Many parents know the feeling of a child asking a difficult question they’re not prepared to answer. But for many Muslim parents, those questions are increasingly fearful and focused on Donald Trump and the presidential race.
“I have kids coming in asking, ‘Is Trump going to exile us?'” said Dr. Azmaira Maker, a San Diego psychologist.
Muslim children throughout the country are expressing fear amid fiery campaign rhetoric, say therapists and community leaders.
Maker said questions crop up everywhere, from her office to dinner parties. An eighth-grader wanted to change his name, she recalled, calling it “a terrorist name.” Another child, after seeing a campaign rally on television, asked if the family would be deported. Still others worry whether the election results will mean they can’t see relatives who live abroad, such as grandparents.
“It’s one thing as an adult. You hear all this hatred and maybe you can put it in context,” said Ibrahim Hooper, spokesman for the national Council On American-Islamic Relations. “But imagine what it’s doing to a young Muslim child.”
Bullying of Muslim children is not new — in a sobering CAIR study, nearly half of California students reported being bullied for their faith. But many said as the campaign of Republican candidate Trump grows, so do their sons’ and daughters’ questions. Trump has suggested banning Muslims from the country, and most recently stacked up wins on Super Tuesday.
Those examples, he said, were on his mind just from the past few days.
“Every day American Muslims are hearing this and experiencing this, and that is obviously being translated into the experience of their children,” he said.
Compounding the difficulty of answering these adult-size questions is the fact that many parents also feel fear. A Super Tuesday poll by CAIR revealed Islamophobia is the No. 1 concern for Muslim voters.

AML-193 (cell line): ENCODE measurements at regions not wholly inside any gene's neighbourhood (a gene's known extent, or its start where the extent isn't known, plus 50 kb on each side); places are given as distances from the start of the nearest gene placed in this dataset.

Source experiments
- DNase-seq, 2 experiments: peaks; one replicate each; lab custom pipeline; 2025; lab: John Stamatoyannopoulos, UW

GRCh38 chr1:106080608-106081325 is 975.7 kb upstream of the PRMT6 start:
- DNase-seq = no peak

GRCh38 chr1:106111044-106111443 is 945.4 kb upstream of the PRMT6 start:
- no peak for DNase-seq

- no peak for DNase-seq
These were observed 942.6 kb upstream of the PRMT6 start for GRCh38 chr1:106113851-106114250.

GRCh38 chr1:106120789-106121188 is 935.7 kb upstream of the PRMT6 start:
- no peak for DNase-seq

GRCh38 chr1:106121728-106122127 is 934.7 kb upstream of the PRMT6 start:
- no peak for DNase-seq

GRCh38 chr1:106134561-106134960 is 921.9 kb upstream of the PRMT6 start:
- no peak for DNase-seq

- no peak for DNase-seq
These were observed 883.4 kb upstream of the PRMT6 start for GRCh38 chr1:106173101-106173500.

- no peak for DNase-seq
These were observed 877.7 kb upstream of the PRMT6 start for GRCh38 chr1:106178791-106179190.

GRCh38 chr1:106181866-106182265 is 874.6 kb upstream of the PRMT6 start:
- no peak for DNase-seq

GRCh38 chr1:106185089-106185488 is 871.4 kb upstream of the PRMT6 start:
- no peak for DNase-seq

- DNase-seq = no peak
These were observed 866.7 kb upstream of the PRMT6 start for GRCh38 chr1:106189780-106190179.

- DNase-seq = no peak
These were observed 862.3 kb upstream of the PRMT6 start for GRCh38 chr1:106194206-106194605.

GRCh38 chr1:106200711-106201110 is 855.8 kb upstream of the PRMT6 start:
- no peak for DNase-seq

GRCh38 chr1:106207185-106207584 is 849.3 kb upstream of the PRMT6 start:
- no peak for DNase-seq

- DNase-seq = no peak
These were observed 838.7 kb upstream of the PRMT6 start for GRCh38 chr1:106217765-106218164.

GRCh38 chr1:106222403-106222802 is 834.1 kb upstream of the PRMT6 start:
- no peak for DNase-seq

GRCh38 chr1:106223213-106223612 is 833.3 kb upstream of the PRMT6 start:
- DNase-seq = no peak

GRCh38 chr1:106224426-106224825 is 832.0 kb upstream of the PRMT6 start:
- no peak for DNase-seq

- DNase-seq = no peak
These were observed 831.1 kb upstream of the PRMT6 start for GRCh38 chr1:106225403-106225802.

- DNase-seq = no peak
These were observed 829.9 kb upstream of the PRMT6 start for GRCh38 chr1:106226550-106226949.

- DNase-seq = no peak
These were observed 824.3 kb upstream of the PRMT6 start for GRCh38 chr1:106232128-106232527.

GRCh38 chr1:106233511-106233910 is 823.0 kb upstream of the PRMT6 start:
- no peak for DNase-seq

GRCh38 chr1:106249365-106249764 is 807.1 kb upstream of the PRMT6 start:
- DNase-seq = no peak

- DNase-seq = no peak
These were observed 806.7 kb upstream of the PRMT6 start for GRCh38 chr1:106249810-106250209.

“The level of fear and apprehension in the American Muslim community has never been higher,” Hooper said. “Even after 9/11, it wasn’t at this level.”
Then, he said, anti-Muslim sentiment seemed to stay in the fringes. Now, he said, anti-Muslim statements are blasted across headlines by public figures. This amplifies the sentiment, and stress.
As any parent knows, best efforts to shield children from harmful, hurtful things can fall short.
Even if moms and dads can monitor television or headlines, they can’t control chatter on the playground. Negative sentiments seep from recess into sleepless nights next to stuffed animals.
A recent paper in the Journal of the Student National Medical Association showed concern over a new generation of young Muslims “who have lived lives bathed with near chronic stress.”
Parents respond in different ways. Some limit television, or try to keep discussions to rooms beyond children’s ears.
Laith Saud, an Iraqi immigrant who grew up in Indiana during the Gulf War, teaches his daughter, who is 14, to exude confidence.
Her experience in a predominantly white, Protestant school has largely been positive, he said. Saud, who lives in Hyde Park and teaches Religious Studies at DePaul University, doesn’t guard her from headlines.
“We don’t try to evade this, but we don’t indulge in it either,” he said. “We tackle that challenge with confidence and a sense of entitlement that we belong here. We’re not asking anybody to belong. We do belong.”